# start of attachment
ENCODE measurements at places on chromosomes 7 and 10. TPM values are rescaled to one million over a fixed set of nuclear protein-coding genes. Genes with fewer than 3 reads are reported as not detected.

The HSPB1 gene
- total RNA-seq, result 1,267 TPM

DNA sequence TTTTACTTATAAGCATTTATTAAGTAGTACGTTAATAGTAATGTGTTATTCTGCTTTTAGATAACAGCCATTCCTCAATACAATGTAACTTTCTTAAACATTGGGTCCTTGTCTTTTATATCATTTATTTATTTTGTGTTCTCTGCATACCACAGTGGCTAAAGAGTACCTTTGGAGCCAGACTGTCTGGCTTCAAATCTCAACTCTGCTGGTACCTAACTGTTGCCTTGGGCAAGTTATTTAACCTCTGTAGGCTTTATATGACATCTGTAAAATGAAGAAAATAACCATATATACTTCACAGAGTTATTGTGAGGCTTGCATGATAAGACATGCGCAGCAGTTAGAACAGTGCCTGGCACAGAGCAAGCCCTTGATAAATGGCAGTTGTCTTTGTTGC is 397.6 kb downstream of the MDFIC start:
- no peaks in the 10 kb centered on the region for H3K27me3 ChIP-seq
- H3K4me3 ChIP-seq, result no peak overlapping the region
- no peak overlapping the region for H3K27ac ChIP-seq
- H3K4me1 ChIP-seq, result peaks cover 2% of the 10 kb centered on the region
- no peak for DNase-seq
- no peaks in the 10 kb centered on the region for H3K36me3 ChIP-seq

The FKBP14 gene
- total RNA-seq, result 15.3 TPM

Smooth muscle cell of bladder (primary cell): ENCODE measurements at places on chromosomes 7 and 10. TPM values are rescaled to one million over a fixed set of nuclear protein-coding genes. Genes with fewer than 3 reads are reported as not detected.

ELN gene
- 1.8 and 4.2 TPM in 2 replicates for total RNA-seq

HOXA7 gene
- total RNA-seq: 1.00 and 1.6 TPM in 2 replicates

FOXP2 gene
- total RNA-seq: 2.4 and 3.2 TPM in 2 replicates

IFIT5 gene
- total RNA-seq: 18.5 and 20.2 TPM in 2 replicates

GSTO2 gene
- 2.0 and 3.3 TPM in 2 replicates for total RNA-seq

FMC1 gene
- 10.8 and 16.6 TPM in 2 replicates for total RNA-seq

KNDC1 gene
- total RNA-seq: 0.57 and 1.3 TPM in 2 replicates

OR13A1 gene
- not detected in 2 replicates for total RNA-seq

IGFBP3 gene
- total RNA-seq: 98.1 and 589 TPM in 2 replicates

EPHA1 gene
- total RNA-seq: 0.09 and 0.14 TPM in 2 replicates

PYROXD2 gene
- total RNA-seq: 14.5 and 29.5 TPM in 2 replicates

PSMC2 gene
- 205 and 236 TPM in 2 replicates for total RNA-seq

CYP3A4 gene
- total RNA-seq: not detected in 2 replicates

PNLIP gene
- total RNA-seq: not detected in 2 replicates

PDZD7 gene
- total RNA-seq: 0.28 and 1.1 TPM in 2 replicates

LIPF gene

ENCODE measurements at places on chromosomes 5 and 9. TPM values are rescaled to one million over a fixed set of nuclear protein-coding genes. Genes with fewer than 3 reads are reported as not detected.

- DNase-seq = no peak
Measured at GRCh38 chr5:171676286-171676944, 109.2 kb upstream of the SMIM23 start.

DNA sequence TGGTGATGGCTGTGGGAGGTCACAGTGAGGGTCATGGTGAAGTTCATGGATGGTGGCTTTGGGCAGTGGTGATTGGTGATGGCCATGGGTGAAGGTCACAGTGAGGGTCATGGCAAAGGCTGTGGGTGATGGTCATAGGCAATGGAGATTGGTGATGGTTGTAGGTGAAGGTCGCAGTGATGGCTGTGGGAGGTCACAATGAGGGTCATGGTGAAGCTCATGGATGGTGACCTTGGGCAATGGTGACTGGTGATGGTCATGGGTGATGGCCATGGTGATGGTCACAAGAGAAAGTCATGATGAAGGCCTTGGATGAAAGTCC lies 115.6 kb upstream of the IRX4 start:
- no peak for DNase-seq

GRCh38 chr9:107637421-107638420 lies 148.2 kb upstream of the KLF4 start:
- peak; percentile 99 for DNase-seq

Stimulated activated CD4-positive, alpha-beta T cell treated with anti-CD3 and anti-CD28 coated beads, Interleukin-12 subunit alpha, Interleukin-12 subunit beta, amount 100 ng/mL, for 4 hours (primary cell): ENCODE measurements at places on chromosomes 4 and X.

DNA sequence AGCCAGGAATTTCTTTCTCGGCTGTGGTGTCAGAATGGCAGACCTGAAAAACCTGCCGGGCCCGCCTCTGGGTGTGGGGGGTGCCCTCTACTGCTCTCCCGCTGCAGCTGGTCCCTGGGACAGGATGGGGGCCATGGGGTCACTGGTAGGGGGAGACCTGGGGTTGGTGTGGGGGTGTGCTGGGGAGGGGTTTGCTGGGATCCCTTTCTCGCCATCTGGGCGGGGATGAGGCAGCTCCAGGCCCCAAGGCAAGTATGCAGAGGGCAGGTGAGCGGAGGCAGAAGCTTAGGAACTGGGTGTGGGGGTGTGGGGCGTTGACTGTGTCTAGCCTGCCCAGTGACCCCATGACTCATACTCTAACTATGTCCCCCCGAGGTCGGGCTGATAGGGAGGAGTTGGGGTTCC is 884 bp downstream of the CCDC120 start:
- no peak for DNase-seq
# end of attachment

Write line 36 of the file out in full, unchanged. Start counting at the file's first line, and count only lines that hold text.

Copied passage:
PSMC2 gene